Labor Pains: Sure, I Was Happy To Be Pregnant – But I Missed My Barren BFFs
One miscarriage into my (sorry, our) quest for a child and I was a wreck. Well, aren’t we all? It’s not the sort of occasion one wants to commemorate, really. But my experience post-miscarriage turned out to be fairly bittersweet. Because once you start coming out with it – murmuring your news to friends, responding to relatives’ foot-in-mouth remarks – it becomes clear you’re not the only one who’s been there. Not by a long shot.
While statistics show the UK (where I live) was entering a baby boom in 2006, my straw poll revealed a baby bust. It seemed everywhere I turned someone was losing it. There must have been something in the water, quite literally.
And so, without realizing it was happening, eventually my misery found company. There were four of us, officially, in our pity party, though honorary members came and went over the following months: fortysomethings between their last-gasp fertility treatments; thirtysomethings like me, wondering if it was a fluke or if they’d naively waited too long; even twentysomethings, thrust into adulthood by such a loss at an age when they’d believed a successful birth was the thing to be feared.
Our alliance was particularly comforting at family picnics, Sunday brunch and, of course, baby showers. Like a gang of Sex and the City Charlottes, we collectively rolled our eyes at smug parents. We avoided pregnant women like the plague. Some days it seemed as if everyone and their mother (not as unlikely as you’d think in my lowbrow neighborhood) was With Child.
And then, suddenly, so was I.
I felt all those emotions that overwhelm you when you first see that “plus” on the pee stick. “Yes!” “No!” “Aaach!” “I am woman!” “Oh, god, why did I have to be a woman?” “How much will it hurt?” “What will we name it?” “Do my tits look bigger?”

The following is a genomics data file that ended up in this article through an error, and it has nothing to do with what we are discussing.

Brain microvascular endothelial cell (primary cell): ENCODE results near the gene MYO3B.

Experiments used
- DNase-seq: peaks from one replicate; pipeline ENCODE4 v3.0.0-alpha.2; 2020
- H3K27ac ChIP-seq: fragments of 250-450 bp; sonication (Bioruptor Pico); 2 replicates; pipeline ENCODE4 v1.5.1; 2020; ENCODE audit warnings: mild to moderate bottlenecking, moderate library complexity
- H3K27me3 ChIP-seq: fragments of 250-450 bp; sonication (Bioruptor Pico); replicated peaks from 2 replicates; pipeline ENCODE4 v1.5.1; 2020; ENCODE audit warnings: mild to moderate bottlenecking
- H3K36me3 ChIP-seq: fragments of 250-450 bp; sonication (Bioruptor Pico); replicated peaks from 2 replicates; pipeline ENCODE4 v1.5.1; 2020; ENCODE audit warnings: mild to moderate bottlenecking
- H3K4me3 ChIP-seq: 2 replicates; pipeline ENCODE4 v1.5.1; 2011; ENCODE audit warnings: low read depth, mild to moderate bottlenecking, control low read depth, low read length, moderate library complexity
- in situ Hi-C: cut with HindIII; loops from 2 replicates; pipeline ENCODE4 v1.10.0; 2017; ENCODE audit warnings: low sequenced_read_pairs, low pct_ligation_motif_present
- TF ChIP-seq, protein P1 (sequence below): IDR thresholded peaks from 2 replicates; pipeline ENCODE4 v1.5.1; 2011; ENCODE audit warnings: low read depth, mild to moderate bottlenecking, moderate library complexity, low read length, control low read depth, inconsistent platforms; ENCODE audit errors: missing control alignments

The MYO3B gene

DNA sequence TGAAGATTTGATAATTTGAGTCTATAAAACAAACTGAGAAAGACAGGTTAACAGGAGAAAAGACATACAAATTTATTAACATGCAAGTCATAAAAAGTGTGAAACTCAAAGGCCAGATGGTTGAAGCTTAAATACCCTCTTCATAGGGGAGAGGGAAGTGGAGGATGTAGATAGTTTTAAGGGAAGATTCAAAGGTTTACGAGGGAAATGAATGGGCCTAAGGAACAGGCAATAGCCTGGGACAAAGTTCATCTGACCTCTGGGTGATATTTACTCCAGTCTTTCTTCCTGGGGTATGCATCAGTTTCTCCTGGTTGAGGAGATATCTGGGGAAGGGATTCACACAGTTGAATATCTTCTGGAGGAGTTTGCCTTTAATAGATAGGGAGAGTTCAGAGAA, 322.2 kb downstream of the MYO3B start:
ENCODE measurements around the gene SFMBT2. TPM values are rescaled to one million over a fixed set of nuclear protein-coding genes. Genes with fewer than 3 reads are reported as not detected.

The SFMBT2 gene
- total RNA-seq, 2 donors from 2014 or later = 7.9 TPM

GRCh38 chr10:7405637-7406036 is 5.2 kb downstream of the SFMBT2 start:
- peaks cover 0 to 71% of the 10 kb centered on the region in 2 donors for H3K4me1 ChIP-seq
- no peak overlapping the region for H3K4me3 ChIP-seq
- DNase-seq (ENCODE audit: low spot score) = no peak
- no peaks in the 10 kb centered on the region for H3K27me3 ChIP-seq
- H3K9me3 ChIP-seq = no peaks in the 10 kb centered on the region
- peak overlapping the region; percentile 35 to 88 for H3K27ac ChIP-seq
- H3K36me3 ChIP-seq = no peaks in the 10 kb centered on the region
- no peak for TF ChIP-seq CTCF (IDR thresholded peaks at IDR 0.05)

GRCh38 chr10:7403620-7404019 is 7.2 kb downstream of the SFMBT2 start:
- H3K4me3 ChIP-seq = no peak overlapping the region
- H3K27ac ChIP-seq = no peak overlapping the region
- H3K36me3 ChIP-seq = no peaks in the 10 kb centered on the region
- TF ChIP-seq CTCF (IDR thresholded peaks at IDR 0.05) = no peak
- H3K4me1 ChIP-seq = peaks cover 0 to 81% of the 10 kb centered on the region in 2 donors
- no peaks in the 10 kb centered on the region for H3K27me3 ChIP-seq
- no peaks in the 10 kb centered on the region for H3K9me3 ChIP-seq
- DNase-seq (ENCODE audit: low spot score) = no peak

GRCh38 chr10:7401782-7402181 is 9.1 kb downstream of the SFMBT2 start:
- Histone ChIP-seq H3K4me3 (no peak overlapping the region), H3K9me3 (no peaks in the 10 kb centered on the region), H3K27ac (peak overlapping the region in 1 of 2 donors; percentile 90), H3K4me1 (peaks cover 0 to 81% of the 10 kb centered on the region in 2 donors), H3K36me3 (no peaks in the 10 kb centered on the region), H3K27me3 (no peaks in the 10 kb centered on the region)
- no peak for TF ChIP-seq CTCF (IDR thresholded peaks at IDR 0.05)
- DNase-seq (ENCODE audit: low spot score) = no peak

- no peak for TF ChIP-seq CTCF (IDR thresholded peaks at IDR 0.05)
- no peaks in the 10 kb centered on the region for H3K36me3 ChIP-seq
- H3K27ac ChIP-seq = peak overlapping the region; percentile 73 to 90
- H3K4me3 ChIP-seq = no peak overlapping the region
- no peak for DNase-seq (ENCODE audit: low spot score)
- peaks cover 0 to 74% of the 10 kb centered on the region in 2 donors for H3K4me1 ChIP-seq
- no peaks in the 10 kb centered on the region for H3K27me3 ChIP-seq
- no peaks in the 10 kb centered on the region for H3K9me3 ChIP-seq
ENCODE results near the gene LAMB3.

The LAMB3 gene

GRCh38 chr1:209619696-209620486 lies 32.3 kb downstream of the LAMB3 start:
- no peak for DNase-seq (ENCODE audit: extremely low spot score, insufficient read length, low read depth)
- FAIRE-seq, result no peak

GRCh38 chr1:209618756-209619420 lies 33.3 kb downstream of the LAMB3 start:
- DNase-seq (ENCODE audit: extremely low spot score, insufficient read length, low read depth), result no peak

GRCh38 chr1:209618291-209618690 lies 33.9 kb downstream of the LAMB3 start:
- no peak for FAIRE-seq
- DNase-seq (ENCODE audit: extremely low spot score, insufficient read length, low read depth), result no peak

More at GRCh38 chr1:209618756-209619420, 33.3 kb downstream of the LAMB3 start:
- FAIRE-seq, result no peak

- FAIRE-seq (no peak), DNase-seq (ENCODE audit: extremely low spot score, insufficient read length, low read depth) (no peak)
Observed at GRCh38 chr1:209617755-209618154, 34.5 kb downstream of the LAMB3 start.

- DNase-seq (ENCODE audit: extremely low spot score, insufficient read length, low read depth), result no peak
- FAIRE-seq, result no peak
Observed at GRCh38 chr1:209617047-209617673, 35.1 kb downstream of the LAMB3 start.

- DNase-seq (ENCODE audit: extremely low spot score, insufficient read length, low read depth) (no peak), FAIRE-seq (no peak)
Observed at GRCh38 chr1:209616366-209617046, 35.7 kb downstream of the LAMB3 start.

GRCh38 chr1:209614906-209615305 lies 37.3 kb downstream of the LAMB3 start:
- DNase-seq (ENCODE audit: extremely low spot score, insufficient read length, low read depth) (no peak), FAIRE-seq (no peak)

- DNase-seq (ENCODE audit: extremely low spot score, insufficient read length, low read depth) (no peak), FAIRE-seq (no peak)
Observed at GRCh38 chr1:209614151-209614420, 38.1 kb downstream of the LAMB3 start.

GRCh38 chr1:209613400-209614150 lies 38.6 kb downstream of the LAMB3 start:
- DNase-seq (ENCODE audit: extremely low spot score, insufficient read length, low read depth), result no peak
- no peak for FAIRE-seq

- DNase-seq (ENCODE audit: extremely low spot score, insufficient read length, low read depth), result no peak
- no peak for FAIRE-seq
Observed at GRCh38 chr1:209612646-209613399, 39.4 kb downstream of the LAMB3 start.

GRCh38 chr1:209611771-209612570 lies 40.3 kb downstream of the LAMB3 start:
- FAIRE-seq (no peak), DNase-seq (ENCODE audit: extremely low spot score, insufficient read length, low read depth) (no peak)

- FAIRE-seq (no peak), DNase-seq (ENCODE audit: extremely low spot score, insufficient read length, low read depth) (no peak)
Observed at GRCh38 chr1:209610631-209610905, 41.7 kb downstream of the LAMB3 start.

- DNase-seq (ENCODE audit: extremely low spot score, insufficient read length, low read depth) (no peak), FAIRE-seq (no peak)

Hormones aside, though, I managed to slow down and consider what – and who – I was leaving behind. Sure, they were dreadful, those ominous months when I wondered if I would forever be known as The Barren One. But I spent them with kindred spirits. And I couldn’t very well just walk back into the fold and carry on brooding while, well, physically brooding. The British call the period of gestation “antenatal,” which, when you say it aloud, sounds like the kind of birth you are dead set against. I can’t say I was “anti-natal”; I was just a tiny bit nostalgic for my pre-antenatal days.
It took weeks beyond that cagey first term before I was able to face those women with my positive result. They met the news with the graciousness that comes from those practiced in disappointment: a big smile, a big hug, then a big glass of something highly alcoholic. Sometimes I joined them, but mostly not.
And so those early days of pregnancy turned out to be as bittersweet as the early days of miscarriage. Something was lost just as something was gained.
I got over it. And so did they, for the most part. One by one we joined the late-aughties baby boom, except for my closest ally (at least formerly). She’s gone through everything – every procedure, every drug, every herb – without luck, and she has (sorry, they have) decided to give up. I still see her, regularly; she’s still gracious, still hugs a good game. But there’s always going to be an elephant in the room. And I think we’ve both come to the conclusion that it’s wise not to confront an elephant. Particularly when babies are involved.